PURSUANT TO THE LAW SURROUNDING SECTION 11(c)(1)(c) THE COURT AND GOVERNMENT INDEPENDENTLY OR JOINTLY HAVE THE POWER TO ACCEPT THE PLEA BUT NONETHELESS REDUCE THE PENALTY IMPOSED
Normally, the basis of sentencing is the judge’s consideration of the Guidelines applicable to the offense, along with their examination of the §3553 factors. Peugh v. United States, 133 S.Ct. 2072 (2013). Rule 11(c)(1)(C) encumbers the judge’s substantial discretion by “[permitting] the defendant and the prosecutor to agree that a specific sentence is appropriate,” and to then submit their joint proposal to the court. Freeman v. United States, 131 S.Ct. 2684 (2011). It would appear beyond cavil that the purpose of Rule 11(c)(1)(C) is to permit the government and the defendant not only to “allocate risk [and] obtain benefits,” but equally, to “achieve finality and save resources.” United States v. Quinones, 511 F.3d 289, 323 (2d Cir. 2007). Nevertheless, it remains the province and duty of the judge “in every case … to impose an appropriate sentence. Freeman, at 2692.
To be sure, a sentencing judge retains discretion to accept or reject any plea agreement made pursuant to Rule 11(c)(1)(C). That the parties may, under Rule 11, fashion an agreement as to the appropriate sentence does not “discharge the district court’s independent obligation to exercise its discretion,” and indeed, a judge is forbidden from accepting an agreement “without first evaluating the recommended sentence in light of the defendant’s applicable sentencing range.” Id. The court “retains absolute discretion whether to accept a plea agreement, but once it does it is bound at sentencing to give effect to the parties agreement as to the appropriate term of imprisonment.” Id., at 2696, Sotomayor concurring in the judgment.
There are rare exceptions to this rule, such as when a judge accepts a (c)(1)(C) agreement on the basis of sentencing guidelines that are later amended to suggest a lower sentence, Freeman, supra, or where a judge must exercise his equitable discretion in order to remedy a constitutional violation. United States v. White, 429 Fed.Appx. 43 (W.D.N.Y. 2011). Moreover, the undersigned believe that in instances such as the one at bar, circumstances may be presented that are so compelling, overwhelming, and long-standing, that a court may leave room for additional consideration.
As mentioned, the court maintains discretion to determine whether a sentence is appropriate prior to accepting a plea agreement. The Court at that time must evaluate the proposed sentence in light of the guidelines, as well as the §3553 factors. Peugh v. United States, 133 S.Ct. 2072 (2013), citing Gall v. United States, 552 U.S. 38, 49. During that time, the judge may comment on or suggest alternative dispositions more amenable to his evaluation of the §3553 factors and the guidelines. See, e.g. United States v. Figueroa, 2012 WL 2923288 (W.D.N.Y 2012), regarding transcript evidence of the judge’s pre-sentence explanation of the process of accepting a plea.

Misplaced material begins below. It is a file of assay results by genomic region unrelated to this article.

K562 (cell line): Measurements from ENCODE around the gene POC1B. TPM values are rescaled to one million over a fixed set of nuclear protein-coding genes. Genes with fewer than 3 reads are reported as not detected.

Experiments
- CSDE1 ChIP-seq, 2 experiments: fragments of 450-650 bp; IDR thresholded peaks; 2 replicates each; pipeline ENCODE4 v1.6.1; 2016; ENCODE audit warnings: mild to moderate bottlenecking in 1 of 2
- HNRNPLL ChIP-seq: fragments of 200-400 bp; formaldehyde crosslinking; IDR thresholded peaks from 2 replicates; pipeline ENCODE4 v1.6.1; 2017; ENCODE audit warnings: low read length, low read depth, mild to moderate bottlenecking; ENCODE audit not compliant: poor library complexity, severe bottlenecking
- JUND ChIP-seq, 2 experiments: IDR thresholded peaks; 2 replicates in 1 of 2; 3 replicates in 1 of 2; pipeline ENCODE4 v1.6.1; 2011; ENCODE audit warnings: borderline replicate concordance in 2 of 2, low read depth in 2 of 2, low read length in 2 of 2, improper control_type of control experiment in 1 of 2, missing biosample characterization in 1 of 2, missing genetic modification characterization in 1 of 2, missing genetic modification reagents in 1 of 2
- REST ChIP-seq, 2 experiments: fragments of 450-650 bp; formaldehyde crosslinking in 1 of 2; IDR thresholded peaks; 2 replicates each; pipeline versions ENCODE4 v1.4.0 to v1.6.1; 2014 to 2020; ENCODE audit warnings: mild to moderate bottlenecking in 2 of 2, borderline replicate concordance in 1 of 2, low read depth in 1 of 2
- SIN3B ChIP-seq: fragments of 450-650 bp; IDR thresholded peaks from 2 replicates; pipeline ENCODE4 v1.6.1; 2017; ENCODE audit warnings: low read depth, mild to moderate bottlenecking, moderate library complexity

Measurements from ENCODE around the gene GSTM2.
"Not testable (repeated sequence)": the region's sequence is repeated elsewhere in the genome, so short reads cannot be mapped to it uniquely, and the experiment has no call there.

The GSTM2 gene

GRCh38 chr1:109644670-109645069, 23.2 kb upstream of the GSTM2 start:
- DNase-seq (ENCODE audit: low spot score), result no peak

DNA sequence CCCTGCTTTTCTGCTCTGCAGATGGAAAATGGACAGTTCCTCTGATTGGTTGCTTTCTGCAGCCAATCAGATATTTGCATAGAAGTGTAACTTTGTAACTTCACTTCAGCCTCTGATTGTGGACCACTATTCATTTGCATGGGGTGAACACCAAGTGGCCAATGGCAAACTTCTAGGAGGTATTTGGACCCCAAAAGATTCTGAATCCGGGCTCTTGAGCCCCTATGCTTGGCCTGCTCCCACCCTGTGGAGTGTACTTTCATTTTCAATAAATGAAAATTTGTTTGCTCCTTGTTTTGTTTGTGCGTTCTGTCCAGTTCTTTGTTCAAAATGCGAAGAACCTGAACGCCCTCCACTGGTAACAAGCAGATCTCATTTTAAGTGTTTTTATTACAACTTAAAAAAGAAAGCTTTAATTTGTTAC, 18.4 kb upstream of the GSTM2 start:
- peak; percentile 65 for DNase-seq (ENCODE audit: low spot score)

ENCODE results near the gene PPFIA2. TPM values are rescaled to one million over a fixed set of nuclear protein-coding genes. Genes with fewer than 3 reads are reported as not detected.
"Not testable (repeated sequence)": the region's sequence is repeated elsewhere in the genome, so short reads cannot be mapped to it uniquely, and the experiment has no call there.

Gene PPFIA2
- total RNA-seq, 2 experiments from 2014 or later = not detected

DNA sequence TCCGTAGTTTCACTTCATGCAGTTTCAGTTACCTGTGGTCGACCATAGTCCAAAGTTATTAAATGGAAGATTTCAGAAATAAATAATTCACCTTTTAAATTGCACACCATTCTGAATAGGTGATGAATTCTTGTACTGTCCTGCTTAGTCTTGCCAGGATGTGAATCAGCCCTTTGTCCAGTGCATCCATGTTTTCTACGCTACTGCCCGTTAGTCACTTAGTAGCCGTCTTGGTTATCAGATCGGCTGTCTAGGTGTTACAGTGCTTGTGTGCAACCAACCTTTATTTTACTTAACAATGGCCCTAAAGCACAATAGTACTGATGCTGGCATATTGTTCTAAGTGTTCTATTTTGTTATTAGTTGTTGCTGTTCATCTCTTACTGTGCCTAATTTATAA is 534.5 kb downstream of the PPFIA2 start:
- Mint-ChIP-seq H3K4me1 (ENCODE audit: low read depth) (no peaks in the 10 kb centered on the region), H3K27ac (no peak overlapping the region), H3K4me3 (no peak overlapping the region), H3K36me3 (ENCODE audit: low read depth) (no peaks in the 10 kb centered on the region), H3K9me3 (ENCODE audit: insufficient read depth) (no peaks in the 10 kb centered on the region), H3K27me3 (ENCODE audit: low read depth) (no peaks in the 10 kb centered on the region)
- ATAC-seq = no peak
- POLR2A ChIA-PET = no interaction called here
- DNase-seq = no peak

The undersigned urge this Court to consider the proposed sentence under the §3553 factors as unduly harsh. However, the Court in so rejecting the instant (c)(1)(C) deal as excessive and disproportionately punitive, might suggest to the government a less severe, but equally effective resolution. For example, a sentence constituted of some combination of house arrest, community service, and a significantly reduced prison term of no more than a year and a day (or its equivalent with good time) would be at least as consistent with the purposes of the Guidelines and §3553.
Your honor is certainly unconstrained with respect to the exercise of discretion precedent to the acceptance or rejection of the proposed (c)(1)(C). Notwithstanding the values of finality and efficiency embodied by Rule 11(c)(1)(C), a fair result is, no doubt, of greater value both to this defendant, and to the integrity of the judicial system writ large.
Additionally, the government may itself propose to alter the terms of the agreement; may include in an agreement a clause allowing either party to move for an upward or downward adjustment at or even after sentencing; or may at any time move the court to impose a lesser sentence than that originally proposed. See, e.g.: United States v. King, 543 Fed.Appx. 99 (E.D.N.Y. 2013), reciting that sentence was imposed pursuant to the Rule 11(c)(1)(C) agreement as well as “the government’s requests … that the court depart downward”; United States v. Adams, 2014 WL 4745936 (S.D.N.Y. 2014), indicating that by the terms of the Rule 11 agreement, “either party could, directly or indirectly, seek a sentence outside the stipulated range based on §3553(a) factors.”; United States v. Marks, 890 F. Supp2d 248 (W.D.N.Y. 2012), distinguishing the government’s (c)(1)(C) offer from one whose terms might “contain an ability for [defendant] to seek a reduction…”.
The above cases clearly indicate that it is within the power of the court to reject the agreement while proposing an acceptable alternative. The case law also demonstrates that it is within the power of the government to refine the agreement as to its terms, allowing defendant more latitude to seek a departure, as well as to suggest to the court a reduction in sentence.